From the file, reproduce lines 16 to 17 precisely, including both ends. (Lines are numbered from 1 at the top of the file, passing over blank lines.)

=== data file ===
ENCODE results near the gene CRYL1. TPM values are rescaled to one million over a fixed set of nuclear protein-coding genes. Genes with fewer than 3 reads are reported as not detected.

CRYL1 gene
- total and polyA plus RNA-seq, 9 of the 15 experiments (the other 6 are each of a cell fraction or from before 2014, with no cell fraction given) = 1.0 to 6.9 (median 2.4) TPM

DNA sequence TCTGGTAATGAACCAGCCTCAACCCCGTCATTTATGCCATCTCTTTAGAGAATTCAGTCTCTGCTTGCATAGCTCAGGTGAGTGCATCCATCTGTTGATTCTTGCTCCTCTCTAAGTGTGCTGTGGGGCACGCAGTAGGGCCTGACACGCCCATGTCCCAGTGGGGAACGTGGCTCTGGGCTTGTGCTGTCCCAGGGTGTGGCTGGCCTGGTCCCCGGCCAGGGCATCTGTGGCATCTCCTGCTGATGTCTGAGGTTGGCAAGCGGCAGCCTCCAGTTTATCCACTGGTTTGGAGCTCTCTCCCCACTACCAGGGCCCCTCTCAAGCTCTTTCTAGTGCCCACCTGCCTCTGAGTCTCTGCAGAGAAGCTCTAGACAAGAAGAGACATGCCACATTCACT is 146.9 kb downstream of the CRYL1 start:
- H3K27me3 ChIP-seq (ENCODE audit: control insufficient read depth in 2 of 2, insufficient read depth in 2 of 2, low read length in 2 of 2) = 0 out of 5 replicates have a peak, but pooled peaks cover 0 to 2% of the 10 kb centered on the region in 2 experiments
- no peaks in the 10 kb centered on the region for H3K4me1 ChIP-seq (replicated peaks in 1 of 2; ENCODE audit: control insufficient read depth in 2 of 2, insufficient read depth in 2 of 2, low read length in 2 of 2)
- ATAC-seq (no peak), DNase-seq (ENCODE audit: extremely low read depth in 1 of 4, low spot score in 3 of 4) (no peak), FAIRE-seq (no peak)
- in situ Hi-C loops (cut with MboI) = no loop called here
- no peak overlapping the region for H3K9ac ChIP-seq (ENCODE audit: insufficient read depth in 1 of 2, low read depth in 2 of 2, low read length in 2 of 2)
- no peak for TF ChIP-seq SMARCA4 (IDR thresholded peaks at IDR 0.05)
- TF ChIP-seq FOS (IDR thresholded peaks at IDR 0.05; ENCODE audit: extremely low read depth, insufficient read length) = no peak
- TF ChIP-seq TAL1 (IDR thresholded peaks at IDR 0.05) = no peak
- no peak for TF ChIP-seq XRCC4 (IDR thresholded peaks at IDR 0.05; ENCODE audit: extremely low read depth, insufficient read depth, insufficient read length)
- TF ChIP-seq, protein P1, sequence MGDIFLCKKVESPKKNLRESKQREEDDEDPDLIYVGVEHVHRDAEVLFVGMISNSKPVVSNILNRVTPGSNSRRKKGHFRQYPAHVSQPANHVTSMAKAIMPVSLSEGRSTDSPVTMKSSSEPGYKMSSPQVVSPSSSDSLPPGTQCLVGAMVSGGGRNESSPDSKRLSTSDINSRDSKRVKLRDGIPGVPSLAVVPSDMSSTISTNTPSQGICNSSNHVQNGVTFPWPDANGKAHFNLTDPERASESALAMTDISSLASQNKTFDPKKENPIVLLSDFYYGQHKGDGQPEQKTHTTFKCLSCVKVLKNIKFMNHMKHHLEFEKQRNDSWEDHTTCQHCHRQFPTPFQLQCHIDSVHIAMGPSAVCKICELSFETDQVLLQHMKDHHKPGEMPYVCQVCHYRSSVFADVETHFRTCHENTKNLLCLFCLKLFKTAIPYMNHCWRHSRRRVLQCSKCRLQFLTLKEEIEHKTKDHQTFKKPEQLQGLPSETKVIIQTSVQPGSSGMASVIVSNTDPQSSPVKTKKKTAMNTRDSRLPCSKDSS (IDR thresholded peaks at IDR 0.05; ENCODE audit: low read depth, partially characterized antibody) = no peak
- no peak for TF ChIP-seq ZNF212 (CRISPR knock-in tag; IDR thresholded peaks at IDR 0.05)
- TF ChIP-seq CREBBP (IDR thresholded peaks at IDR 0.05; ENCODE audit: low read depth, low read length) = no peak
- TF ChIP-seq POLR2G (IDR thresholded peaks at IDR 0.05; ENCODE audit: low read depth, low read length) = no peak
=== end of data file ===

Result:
- TF ChIP-seq CREBBP (IDR thresholded peaks at IDR 0.05; ENCODE audit: low read depth, low read length) = no peak
- TF ChIP-seq POLR2G (IDR thresholded peaks at IDR 0.05; ENCODE audit: low read depth, low read length) = no peak